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So what will Matt Kenseth think about Goodyear's new 17-inch racing tire?


   By Mike Mulhern

   KANSAS CITY, Kansas
   So just as Goodyear and NASCAR have finally gotten enough good, new tire designs for this car-of-tomorrow, after extensive testing, now there is a new tire design in the works, a larger 17-inch tire, which would be to make these awkward new stock cars handle better.
   Matt Kenseth and Travis Kvapil will test the new design – maybe designs – at Richmond International Raceway for two days after Sunday's Kansas 400, in Jack Roush Fords.
   The trick: how to come up with a new tire, without forcing teams to make expensive changes to the car bodies and chassis.
   Despite all the computer simulations that have been run by Goodyear on this project, a specific tire-and-wheel combination – in any of its various permutations – has still not been run on a race track with a NASCAR driver at the wheel of a NASCAR Cup car.
   Some background – when NASCAR was developing the car-of-tomorrow, Goodyear and NASCAR discussed the option of switching to a larger tire, to make it handle better. Certainly during the first two years of the COT, handling has been a major issue for teams to deal with.
   However, the larger tire never made it off the computer screen…until now.
   "There was discussion (two years ago or so) about the chances of going to a different size tire, but there was no preference one way or the other, just discussion," Goodyear's Greg Stucker says.
   But obviously now it's more than just more discussion, because there will be a new tire on the track in a few days.
   Curiously Goodyear and NASCAR both are downplaying the upcoming test. Both insist there is no timetable for any changeover. And the next step in testing the proposed new tire – which would logically be at an intermediate speedway, like Charlotte, Atlanta, Michigan, California – is still up in the air.
   "We're just seeing what the options may be, and exploring that as an option," Stucker said.
   It would seem unlikely that any significantly different size wheel-and-tire would be okayed for NASCAR competition in 2010.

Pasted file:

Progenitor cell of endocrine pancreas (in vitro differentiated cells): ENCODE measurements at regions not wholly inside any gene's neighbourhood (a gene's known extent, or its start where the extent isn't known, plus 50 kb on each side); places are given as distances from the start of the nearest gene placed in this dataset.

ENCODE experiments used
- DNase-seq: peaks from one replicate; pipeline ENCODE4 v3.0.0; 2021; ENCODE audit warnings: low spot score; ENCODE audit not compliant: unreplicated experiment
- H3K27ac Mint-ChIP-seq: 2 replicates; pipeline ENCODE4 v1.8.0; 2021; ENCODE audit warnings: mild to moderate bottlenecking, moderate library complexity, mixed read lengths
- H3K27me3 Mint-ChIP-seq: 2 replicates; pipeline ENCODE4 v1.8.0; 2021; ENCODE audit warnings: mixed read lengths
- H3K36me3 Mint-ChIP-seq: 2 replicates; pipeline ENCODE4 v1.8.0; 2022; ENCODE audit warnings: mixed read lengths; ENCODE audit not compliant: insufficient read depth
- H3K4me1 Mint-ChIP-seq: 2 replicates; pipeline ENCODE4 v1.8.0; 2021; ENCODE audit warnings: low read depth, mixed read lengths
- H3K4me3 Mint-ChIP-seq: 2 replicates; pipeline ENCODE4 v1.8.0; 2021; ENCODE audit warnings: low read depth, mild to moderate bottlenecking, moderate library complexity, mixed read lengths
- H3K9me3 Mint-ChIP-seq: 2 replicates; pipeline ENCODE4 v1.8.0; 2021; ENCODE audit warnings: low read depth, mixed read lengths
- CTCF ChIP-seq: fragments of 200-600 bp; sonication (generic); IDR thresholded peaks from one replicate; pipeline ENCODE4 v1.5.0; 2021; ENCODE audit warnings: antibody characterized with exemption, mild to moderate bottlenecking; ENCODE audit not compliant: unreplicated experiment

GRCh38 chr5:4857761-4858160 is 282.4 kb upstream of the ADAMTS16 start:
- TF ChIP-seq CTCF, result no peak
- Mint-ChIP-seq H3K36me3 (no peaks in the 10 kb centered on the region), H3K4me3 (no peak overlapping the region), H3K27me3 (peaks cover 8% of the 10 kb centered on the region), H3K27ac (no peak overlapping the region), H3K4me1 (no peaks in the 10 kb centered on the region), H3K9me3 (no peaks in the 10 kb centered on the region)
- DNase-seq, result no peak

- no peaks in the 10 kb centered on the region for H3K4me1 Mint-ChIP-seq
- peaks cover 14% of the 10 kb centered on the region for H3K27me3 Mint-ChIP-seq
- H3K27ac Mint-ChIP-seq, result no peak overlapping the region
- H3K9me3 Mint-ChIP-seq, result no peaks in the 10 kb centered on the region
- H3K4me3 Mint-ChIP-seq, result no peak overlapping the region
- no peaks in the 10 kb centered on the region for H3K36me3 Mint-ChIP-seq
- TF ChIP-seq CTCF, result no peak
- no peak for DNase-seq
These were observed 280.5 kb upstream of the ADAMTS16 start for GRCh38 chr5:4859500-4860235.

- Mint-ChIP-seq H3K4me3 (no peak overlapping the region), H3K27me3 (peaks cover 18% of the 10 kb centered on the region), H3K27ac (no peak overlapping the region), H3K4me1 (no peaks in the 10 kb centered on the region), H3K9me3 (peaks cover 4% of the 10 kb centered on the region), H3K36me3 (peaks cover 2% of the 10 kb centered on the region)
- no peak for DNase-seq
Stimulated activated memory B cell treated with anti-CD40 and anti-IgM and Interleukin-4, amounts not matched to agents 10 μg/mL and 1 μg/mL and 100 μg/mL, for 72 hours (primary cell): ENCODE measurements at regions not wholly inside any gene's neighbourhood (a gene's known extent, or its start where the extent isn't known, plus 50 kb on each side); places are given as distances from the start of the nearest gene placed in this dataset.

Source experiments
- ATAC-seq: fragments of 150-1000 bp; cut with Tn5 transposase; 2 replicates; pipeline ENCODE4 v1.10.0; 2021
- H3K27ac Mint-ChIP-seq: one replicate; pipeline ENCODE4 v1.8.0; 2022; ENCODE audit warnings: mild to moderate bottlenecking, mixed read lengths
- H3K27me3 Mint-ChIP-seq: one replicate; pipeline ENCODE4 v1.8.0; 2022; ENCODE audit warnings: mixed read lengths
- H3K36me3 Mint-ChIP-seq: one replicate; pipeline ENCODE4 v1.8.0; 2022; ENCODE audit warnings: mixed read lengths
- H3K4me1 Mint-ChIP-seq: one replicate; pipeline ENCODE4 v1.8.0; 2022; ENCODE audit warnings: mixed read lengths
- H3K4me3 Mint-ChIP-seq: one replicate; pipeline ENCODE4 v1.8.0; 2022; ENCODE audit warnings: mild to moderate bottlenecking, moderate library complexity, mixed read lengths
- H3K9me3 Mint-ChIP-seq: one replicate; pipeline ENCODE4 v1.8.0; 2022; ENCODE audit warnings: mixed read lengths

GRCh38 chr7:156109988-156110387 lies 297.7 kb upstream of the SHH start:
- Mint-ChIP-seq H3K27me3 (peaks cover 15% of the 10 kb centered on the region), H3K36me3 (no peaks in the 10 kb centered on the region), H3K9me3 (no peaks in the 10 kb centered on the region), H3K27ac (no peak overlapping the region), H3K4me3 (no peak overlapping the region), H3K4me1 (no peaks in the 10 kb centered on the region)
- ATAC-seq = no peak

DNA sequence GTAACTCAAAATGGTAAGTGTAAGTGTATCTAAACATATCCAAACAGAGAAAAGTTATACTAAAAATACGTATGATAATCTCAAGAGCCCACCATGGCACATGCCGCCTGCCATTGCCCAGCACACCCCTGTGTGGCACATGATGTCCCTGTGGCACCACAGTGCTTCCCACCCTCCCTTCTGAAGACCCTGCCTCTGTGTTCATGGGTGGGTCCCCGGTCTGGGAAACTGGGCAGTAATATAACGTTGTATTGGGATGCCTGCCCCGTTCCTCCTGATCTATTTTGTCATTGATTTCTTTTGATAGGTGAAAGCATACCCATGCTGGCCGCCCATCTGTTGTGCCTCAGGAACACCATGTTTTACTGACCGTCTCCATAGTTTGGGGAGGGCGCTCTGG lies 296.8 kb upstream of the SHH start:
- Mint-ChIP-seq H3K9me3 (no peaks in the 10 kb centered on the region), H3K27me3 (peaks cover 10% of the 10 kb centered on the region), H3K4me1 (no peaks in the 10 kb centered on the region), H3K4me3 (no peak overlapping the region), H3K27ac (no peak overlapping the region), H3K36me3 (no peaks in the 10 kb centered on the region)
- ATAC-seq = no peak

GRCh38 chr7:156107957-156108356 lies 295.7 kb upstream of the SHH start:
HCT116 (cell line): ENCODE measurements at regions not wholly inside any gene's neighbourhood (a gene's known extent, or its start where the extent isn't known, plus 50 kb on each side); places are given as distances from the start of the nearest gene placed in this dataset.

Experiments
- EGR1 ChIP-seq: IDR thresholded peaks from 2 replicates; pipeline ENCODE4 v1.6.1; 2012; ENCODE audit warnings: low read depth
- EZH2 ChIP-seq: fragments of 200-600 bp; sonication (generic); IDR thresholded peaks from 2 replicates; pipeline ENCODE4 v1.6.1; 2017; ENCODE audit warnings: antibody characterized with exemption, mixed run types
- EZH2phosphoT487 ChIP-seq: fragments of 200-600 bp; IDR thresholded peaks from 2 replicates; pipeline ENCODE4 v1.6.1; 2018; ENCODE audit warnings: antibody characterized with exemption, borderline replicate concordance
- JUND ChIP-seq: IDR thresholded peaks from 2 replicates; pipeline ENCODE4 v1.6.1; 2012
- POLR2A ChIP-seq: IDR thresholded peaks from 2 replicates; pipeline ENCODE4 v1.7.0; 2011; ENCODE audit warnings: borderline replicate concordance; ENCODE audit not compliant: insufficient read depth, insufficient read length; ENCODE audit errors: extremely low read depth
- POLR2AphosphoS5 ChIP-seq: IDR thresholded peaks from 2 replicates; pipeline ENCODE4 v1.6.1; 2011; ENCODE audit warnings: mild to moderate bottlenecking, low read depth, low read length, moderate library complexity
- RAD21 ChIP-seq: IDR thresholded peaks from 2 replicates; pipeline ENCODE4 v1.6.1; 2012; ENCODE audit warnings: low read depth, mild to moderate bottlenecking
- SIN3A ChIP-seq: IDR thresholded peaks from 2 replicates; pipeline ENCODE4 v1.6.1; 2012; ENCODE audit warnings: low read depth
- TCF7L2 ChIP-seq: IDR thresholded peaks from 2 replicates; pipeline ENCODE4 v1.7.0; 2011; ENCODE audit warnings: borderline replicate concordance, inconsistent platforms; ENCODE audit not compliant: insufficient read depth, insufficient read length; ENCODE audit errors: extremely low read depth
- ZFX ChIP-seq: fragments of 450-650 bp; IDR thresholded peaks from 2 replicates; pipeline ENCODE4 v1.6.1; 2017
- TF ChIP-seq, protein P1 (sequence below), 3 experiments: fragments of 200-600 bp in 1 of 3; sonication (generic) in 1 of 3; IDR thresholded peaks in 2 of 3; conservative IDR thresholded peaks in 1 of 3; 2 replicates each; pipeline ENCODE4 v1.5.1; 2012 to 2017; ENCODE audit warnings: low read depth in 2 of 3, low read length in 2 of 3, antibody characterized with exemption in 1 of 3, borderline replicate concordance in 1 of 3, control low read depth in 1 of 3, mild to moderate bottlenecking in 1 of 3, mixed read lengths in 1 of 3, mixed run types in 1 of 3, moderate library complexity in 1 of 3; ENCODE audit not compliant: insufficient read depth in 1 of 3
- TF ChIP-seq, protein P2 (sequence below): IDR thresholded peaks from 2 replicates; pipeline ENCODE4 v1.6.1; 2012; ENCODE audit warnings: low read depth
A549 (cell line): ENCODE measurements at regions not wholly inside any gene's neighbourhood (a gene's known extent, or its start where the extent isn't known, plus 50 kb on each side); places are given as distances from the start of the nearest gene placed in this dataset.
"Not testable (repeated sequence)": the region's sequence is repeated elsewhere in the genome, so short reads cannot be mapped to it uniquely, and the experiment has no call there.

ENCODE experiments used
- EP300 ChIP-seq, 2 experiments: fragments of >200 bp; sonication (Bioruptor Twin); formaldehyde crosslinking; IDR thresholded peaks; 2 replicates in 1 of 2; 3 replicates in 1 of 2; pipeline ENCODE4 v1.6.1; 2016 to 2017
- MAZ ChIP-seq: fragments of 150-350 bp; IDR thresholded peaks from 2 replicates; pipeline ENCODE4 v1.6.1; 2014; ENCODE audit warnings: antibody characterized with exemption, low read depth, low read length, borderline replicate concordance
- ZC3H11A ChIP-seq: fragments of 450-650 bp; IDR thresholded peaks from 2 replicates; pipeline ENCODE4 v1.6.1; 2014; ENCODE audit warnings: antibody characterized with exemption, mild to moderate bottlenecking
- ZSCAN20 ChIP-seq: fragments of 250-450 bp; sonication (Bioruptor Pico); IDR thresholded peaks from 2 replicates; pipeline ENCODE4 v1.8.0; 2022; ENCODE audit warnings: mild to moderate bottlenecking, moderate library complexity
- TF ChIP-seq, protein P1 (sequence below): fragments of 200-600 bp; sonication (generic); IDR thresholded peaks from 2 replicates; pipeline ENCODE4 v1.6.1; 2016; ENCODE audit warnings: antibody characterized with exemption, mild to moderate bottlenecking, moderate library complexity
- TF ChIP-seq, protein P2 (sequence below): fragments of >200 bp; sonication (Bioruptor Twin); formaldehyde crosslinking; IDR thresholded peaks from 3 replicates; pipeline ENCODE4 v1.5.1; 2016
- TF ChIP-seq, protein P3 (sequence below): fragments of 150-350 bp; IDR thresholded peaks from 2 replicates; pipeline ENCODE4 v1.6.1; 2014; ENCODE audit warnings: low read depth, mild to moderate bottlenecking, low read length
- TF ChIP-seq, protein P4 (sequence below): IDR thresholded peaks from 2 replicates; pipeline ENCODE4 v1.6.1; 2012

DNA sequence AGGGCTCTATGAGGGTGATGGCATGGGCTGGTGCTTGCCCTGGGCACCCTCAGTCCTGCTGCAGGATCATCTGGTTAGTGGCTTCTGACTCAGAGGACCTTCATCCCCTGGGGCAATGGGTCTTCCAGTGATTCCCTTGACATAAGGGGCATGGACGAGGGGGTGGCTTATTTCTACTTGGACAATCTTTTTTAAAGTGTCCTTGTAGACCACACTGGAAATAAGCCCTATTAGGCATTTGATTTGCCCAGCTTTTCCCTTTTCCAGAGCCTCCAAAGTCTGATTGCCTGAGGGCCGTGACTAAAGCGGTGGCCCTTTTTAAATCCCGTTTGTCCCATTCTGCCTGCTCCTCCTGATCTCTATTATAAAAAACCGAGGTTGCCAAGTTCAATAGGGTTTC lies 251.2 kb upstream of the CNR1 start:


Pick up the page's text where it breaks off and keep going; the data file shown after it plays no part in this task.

First, it's not just a tire issue but also a wheel issue, and NASCAR wheels for 2010 are probably already produced. And it is late in the year to design and produce the number of wheels it would take.
   Second, NASCAR teams are facing tough economic times, and changing anything would be expensive.
   However Goodyear's Stucker says Roush's Richmond tire test cars have been fairly easily changed over to accommodate the bigger tire.
   And the Roush drivers will also have two current cars at the test, to do a standard tire test, which would give drivers and engineers a baseline – both technically and in 'feel.'

   It appears that Goodyear and NASCAR have three basic options:
   1) To stick with the current 15-inch wheel rims, and simply make the tread wider (currently it's 12 inches, inside to outside). Fender clearance obviously would be an issue.
   2) To go with a larger 17-inch wheel, but use a lower-profile tire (with a different, probably stiffer sidewall), to keep the overall height of the tire unchanged (so teams wouldn't have to go through expensive chassis redesign); the downside of that is the 'balloon' sidewall would be much shorter, so heat build-up would be increased considerably.
    3) To go with a larger 17-inch wheel and a comparably larger tire, to keep the sidewalls similar in design to the current one; the downside would be to have to change frame rails and shock mounts.
   However Goodyear's Stucker says the upcoming test is only to consider option 3, the larger wheel-and-tire. The prospect of a 'low-profile' NASCAR tire, Stucker says, isn't that appealing, because part of the issue is the volume of air inside a NASCAR tire – the more, the better, essentially, for heat reasons.
   Points to consider:
   -- Each Cup team buys about 250 new wheels for each season, at $150 apiece. Those used wheels are then sold to either Truck teams, Nationwide teams or ARCA teams, the only other racing divisions that used these particular wheels.
   -- The current wheels are 9-1/2 inches wide (the tires have a 12-inch treadwidth, which means the 'balloon' sidewall hangs a little outside the rim).
   -- Goodyear would have to come up with all new safety inner liners (about $125 each, but reusable).
   -- A current Goodyear Cup tire costs a team about $430 each; a full set, $1,720.
   -- A Formula One car uses 13-inch wheels, but at 200 mph those F1 tires feel like the car itself weighs 5,000 pounds.
   -- An Indy-car, at full speed at Indianapolis, because of downforce actually 'weighs' 1,000 pounds more than a Cup car.

What Indy-car's weigh

Although F1 and Indy cars may "weigh" more at full speed, all that downforce is pushing the cars into the track. The still weight of NASCAR stock cars wants to push the cars across the track, not into the track.

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